Quite a good choice for first-timers, La Rosière’s selling points include its slopeside convenience, choice of ski schools, wide expanse of easy slopes for learning on, right next to the resort and its relaxed, “no pressure” attitude to life in general! There are three free ski lifts for beginners to save you needing to splash out on a lift pass from day one and there’s a dedicated area of green (very easy) runs beside the Clarines and Lievre Blanc lifts on which to practise the basics of firstly standing up, and secondly turning and stopping. Once that’s mastered there are longer greens and slightly harder blues to progress seamlessly on to!
La Rosière’s skiing is predominantly intermediate terrain and the long connection over to La Thuile is a particularly rewarding experience, crossing the long plateau to get over the old border really feels like you are making a trek. The skiing on the La Thuile side is worth the expedition too, as the slopes go lower on to tree lined runs rather than being almost entirely above the treeline as they are at La Rosière. The link is sometimes closed, usually by strong winds, and it does involve some lengthy rides across the plateau between the two resorts using a succession of elderly drag lifts – so it’s not entirely effortless. Remember not to leave it too late to head back. Runs are up to a remarkable 11km (seven miles) long and back. On the La Rosière side there are numerous wide fast cruising runs on the open sunny slopes.
Although not especially renowned as a destination for advanced skiers, experts do have a choice of more than 15 black runs across the circuit and the mountain guides office or ski school will be happy to show you numerous challenging off-piste routes too – so essentially there is in fact plenty here if you’re prepared to look for it. The toughest run is arguably the Franco Berthod piste, more than three kilometers (two miles) long. The resort’s steepest run plunges at an impressive 72%.
La Rosière isn’t a bad base too for day trips to nearby Paradiki (La Plagne and Les Arcs), the Espace Killy (Tignes and Val d’Isere) or the secret powder-heaven of St Foy – all within an hour’s drive. There is also that option of heli-skiing in to Italy too with vertical descents of over 2,000 metres possible from drop points more than 3,000m up on peaks like Ruitor, Miravidi and Ouille.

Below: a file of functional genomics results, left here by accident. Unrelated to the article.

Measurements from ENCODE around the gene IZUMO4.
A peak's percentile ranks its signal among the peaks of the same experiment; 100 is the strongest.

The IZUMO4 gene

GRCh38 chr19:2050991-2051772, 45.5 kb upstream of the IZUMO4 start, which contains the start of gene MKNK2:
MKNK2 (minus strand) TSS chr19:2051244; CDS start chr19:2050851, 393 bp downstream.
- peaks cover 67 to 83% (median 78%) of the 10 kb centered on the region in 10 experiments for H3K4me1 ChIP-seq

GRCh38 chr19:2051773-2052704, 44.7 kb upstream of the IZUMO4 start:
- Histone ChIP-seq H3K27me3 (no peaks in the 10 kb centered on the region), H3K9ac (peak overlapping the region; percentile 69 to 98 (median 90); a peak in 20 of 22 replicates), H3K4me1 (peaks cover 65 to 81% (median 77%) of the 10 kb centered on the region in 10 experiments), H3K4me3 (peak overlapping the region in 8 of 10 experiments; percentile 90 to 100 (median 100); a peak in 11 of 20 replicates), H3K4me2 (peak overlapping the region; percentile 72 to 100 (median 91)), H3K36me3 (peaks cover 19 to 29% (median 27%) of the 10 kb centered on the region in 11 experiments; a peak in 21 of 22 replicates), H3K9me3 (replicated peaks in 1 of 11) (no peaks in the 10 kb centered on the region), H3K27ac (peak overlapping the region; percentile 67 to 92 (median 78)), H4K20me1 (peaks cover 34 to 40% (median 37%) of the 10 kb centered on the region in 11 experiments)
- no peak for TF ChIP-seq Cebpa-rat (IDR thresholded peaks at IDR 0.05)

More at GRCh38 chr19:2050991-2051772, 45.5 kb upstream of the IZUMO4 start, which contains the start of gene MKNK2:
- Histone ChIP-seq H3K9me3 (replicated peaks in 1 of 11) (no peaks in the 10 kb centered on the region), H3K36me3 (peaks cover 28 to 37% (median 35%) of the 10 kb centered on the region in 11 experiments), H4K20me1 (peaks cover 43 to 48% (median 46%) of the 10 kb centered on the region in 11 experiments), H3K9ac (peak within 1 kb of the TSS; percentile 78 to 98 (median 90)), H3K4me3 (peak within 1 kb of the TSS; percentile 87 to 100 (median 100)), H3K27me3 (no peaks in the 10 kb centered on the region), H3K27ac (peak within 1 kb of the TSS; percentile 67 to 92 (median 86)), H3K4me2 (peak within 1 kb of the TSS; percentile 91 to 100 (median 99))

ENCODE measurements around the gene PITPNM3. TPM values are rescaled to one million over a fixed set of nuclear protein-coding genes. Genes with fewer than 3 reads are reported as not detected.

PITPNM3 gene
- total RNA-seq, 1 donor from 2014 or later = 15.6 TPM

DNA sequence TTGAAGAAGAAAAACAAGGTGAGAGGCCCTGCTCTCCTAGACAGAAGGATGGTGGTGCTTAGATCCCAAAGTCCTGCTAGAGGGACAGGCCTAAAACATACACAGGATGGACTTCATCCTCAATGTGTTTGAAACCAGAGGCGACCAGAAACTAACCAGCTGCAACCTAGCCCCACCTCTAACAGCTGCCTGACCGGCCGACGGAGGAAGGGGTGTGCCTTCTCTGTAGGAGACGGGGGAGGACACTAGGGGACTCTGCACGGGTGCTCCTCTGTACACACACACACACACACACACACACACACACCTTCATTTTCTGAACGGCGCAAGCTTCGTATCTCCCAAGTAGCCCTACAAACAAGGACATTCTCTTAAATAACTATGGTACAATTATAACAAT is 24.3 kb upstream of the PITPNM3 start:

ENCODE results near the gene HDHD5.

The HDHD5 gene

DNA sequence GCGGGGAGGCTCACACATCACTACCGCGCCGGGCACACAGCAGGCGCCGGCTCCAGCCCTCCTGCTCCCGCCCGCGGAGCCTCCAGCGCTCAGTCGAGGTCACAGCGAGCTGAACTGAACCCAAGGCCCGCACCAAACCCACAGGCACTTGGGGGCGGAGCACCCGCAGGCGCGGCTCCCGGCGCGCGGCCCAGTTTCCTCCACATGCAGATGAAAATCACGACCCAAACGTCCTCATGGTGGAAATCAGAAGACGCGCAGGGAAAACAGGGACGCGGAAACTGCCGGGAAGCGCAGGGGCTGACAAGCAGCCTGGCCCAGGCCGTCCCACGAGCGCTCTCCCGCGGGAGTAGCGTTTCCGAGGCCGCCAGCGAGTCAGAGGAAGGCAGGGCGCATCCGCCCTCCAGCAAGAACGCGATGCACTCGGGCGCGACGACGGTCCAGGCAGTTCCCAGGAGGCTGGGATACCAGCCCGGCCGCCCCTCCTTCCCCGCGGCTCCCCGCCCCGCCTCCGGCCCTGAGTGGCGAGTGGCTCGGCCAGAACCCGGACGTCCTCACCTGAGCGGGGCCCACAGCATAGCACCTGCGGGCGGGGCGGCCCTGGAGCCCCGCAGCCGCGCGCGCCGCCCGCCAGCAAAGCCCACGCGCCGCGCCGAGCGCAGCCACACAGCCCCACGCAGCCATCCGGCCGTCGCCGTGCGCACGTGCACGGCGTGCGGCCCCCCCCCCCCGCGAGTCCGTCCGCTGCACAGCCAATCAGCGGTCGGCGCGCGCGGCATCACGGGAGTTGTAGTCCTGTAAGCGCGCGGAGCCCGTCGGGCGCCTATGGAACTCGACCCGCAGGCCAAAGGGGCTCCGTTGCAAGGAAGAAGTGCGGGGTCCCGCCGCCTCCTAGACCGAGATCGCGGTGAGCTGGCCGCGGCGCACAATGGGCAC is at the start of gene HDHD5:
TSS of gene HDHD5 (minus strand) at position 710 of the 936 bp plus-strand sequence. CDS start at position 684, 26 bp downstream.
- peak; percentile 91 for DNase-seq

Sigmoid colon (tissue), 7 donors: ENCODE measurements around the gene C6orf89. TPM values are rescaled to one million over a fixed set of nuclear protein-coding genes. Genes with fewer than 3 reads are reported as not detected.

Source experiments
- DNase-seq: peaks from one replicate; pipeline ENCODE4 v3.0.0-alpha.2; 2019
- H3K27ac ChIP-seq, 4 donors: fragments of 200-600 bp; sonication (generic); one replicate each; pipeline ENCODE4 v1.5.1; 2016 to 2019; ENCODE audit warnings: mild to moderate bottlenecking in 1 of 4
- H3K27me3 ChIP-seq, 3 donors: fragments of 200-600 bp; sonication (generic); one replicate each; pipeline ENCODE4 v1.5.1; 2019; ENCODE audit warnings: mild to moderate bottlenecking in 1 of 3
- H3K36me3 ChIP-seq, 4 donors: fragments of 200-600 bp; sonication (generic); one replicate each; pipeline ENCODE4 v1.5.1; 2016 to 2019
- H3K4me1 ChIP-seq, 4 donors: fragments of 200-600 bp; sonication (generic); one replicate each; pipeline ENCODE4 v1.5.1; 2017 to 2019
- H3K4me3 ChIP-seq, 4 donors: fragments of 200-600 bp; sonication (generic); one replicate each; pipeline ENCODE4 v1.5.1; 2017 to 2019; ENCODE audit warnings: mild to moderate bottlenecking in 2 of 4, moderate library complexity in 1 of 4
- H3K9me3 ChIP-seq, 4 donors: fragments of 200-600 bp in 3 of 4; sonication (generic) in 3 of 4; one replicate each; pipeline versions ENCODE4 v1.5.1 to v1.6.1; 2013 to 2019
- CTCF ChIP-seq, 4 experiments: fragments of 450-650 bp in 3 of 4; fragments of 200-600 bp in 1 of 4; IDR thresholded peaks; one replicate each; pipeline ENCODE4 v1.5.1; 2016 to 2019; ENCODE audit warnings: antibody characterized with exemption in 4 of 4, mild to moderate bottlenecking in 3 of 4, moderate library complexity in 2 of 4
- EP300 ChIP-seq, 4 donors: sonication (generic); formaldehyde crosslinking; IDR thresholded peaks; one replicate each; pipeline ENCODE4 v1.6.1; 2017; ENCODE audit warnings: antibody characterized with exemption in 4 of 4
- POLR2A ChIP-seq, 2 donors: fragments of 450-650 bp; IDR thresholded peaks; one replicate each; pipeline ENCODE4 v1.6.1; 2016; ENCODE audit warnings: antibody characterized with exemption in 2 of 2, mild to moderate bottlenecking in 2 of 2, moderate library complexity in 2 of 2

Snowboard / Freestyle Skiing
La Rosière is quite a boarder friendly destination where the relaxed village atmosphere combines with some good fast easy-to-ride uplift and an effort by the lift company to create terrain features for freestylers to enjoy.
The resort’s main snowpark is 300 metres long over a 50 metre vertical and incorporates a host of features including hip, multiple table tops (for three different ability levels from beginner to intermediate) fun box and rails. There’s also a skier cross and boarder cross course.
If you fancy doing something a little different on your board this is also the place to try speed riding and snow kiting (see Resort Attractions) section.
The cross country skiing opportunities at La Rosière are fairly limited – enough to keep a competent skier busy for half or possibly a full day, but not much more, and anyone just looking for a cross country ski holiday should probably look elsewhere. There are 7km of trails in total, of which only a kilometre is rated easy, the other 6km is divided up relatively evenly in to intermediate and difficult terrain.